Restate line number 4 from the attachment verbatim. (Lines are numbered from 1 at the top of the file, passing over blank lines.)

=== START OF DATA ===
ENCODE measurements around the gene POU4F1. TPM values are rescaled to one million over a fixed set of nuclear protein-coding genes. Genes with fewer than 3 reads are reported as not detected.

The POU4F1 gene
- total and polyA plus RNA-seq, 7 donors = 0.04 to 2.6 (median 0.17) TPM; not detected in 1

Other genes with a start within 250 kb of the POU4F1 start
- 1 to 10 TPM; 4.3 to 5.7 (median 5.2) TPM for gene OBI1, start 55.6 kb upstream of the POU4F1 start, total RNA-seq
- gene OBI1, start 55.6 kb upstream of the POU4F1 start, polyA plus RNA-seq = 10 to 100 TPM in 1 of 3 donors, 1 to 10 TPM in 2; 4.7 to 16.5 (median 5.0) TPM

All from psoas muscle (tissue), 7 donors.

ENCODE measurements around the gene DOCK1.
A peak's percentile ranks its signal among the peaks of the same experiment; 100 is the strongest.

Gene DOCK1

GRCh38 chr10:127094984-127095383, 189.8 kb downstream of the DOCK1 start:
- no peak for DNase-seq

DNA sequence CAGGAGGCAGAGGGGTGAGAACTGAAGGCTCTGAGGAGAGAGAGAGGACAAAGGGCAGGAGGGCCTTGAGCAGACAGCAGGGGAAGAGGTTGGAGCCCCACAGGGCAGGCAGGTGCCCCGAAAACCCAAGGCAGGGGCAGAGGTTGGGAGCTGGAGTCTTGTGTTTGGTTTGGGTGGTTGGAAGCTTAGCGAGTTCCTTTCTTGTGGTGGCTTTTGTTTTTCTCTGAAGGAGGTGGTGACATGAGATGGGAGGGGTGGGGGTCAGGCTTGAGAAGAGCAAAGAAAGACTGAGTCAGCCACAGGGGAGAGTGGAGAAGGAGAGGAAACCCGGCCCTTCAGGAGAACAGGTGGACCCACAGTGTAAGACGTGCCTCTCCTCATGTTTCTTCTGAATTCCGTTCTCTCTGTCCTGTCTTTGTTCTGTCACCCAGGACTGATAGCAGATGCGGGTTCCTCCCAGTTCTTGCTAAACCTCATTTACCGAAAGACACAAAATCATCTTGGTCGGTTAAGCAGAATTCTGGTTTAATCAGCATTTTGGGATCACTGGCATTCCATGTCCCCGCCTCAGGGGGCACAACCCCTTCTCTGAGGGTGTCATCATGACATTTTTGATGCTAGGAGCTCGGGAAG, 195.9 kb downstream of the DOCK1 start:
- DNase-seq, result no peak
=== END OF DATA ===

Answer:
Other genes with a start within 250 kb of the POU4F1 start